global-profit-pool

As we see below, it has been corporations headquartered in the advanced capitalist countries that have been the biggest beneficiaries of the globalization process, capturing more than two-thirds of 2013 global profits.

advanced-economies-dominate

More specifically:

On average, publicly listed North American corporations . . . increased their profit margins from 5.6 percent of sales in 1980 to 9 percent in 2013. In fact, the after-tax profits of US firms are at their highest level as a share of national income since 1929. European firms have been on a similar trajectory since the 1980s, though their performance has been dampened since 2008. Companies from China, India, and Southeast Asia have also experienced a remarkable rise in fortunes, though with a greater focus on growing revenue than on profit margins.

And, consistent with globalizing tendencies, it has been the largest corporations that have captured most of the profit generated.  As the McKinsey report explains:

The world’s largest companies (those topping $1 billion in annual sales) have been the biggest beneficiaries of the profit boom. They account for roughly 60 percent of revenue, 65 percent of market capitalization, and 75 percent of profits. And the share of the profit pool captured by the largest firms has continued to grow. Among North American public companies, for instance, firms with $10 billion or more in annual sales (adjusted for inflation) accounted for 55 percent of profits in 1990 and 70 percent in 2013. Moreover, relatively few firms drive the majority of value creation. Among the world’s publicly listed companies, just 10 percent of firms account for 80 percent of corporate profits, and the top quintile earns 90 percent.

bigger-the-better

Significantly, most large corporations have chosen not to use their profits for productive investments in new plant and equipment.  Rather, they built up their cash balances.  For example, “Since 1980 corporate cash holdings have ballooned to 10 percent of GDP in the United States, 22 percent in Western Europe, 34 percent in South Korea, and 47 percent in Japan.”  Corporations have often used these funds to drive up share prices by stock repurchase, boost dividends, or strengthen their market power through mergers and acquisitions.

In short, it has been a good time for the owners of capital, especially in core countries.  However, the same is not true for most core country workers.  That is because the rise in corporate profits has been largely underpinned by a globalization process that has shifted industrial production to lower wage third world countries, especially China; undermined wages and working conditions by pitting workers from different communities and countries against each other; and pressured core country governments to dramatically lower corporate taxes, reduce business regulations, privatize public assets and services, and slash public spending on social programs.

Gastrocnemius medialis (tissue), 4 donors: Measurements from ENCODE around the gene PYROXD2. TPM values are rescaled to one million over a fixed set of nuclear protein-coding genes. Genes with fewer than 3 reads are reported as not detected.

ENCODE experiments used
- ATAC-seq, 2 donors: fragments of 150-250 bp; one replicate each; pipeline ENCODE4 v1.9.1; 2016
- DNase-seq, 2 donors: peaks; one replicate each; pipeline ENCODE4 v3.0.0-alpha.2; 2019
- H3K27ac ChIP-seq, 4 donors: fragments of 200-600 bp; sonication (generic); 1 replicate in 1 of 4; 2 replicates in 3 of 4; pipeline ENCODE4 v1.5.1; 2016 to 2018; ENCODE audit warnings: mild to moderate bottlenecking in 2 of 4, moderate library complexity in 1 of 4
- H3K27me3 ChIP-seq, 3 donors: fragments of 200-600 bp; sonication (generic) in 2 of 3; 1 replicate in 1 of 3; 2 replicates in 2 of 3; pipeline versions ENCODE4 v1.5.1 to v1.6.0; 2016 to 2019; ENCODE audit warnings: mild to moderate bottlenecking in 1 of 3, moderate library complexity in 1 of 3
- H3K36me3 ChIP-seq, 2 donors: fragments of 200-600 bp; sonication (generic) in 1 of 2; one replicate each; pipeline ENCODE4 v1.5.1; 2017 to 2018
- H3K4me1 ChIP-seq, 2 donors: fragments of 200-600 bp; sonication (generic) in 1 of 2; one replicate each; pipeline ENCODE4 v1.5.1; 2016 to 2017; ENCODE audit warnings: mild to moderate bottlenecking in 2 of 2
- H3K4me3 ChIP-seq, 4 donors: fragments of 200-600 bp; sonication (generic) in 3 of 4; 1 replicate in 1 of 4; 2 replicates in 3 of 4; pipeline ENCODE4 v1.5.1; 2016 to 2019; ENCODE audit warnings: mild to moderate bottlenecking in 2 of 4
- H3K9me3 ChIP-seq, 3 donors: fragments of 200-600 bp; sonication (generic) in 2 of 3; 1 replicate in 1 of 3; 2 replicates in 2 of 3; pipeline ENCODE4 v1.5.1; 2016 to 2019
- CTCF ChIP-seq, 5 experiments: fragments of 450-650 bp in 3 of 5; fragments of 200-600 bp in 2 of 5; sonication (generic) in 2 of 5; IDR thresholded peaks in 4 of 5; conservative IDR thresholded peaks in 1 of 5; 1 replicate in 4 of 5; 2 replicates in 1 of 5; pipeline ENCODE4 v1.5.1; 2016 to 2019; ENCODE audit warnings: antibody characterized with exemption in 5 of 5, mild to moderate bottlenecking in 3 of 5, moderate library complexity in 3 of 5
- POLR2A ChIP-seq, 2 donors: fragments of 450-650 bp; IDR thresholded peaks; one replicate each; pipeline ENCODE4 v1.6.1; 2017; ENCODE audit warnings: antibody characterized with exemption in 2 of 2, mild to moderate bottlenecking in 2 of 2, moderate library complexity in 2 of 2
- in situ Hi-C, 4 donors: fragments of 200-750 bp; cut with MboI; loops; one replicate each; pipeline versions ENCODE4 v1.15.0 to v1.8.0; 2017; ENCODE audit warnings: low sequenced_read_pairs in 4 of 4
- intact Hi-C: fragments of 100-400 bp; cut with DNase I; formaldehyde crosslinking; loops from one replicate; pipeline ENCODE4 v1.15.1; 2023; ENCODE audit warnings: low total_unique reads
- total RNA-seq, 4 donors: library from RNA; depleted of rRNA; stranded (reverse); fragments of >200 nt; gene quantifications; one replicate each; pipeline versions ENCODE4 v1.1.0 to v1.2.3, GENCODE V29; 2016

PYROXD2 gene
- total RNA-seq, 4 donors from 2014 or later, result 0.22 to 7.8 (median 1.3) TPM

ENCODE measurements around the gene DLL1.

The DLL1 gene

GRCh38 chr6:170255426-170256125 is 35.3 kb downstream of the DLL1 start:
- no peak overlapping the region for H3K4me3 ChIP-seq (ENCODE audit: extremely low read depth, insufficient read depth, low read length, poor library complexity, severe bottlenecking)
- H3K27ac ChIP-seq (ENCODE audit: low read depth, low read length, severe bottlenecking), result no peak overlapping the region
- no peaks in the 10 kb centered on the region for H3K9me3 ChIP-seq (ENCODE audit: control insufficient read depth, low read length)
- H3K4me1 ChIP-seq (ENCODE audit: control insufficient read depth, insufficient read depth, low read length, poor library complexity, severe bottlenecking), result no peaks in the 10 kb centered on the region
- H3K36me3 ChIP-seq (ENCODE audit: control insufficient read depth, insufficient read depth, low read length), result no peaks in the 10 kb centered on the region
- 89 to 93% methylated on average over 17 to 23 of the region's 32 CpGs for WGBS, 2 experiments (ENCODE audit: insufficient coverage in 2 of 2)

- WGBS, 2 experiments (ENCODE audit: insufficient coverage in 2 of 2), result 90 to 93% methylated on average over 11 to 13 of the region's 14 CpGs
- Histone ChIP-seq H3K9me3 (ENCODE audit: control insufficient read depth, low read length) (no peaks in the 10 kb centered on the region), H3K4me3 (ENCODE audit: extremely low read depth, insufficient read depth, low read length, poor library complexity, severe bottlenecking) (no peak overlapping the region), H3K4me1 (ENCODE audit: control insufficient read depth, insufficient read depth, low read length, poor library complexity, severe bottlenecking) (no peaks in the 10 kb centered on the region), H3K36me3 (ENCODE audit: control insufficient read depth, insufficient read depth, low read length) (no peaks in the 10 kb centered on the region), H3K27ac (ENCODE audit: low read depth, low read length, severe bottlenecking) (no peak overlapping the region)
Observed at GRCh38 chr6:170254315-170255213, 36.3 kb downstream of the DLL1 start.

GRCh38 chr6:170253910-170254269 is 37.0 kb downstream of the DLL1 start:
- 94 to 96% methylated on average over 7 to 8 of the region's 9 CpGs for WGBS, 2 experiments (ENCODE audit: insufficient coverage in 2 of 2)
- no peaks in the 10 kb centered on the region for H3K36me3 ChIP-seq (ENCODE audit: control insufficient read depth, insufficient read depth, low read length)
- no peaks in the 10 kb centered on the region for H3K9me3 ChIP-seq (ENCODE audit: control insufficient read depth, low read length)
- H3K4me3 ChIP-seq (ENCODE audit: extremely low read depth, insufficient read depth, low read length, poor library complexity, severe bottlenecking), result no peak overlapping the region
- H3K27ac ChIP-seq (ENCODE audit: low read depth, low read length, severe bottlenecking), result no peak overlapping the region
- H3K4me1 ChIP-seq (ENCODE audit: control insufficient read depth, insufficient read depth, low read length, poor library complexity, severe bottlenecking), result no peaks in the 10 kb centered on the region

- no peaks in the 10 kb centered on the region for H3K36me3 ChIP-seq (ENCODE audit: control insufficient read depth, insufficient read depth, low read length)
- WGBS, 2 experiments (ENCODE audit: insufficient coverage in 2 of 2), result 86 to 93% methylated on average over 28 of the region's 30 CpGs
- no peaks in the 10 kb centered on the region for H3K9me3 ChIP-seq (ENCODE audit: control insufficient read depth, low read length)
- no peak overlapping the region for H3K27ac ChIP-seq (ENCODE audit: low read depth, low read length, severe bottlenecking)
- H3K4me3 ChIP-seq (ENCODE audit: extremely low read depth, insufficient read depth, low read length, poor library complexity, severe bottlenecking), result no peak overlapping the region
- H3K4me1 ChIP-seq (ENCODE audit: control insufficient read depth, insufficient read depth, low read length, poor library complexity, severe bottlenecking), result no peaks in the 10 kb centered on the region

The decline in labor’s share of national income, illustrated below, is just one indicator of the downward pressure this process has exerted on majority living and working conditions in advanced capitalist countries.labor-share

Tragically, thanks to corporate, state, and media obfuscation of the destructive logic of contemporary capitalist accumulation dynamics, worker anger in the United States has been slow to build and largely unfocused.  Things changed this election season.  For example, Bernie Sanders gained strong support for his challenge to mainstream policies, especially those that promoted globalization, and his call for social transformation.  Unfortunately, his presidential candidacy was eventually sidelined by the Democratic Party establishment that continues, with few exceptions, to embrace the status-quo.

However, another “politics” was also gaining strength, one fueled by a racist, xenophobic, misogynistic right-wing movement that enjoyed the financial backing of the most reactionary wing of the capitalist class.  That movement, speaking directly to white (and especially male) workers, offered a simplistic and in its own way anti-establishment explanation for worker suffering: although corporate excesses were highlighted, the core message was that white majority decline was caused by the growing demands of “others”—immigrants, workers in third world countries, people of color, women, the LGBTQ community, Muslims, and Jews—which in aggregate worked to drive down wages, slow growth, and misuse and bankrupt governments at all levels.  Donald Trump was its political representative, and Donald Trump is now the president of the United States.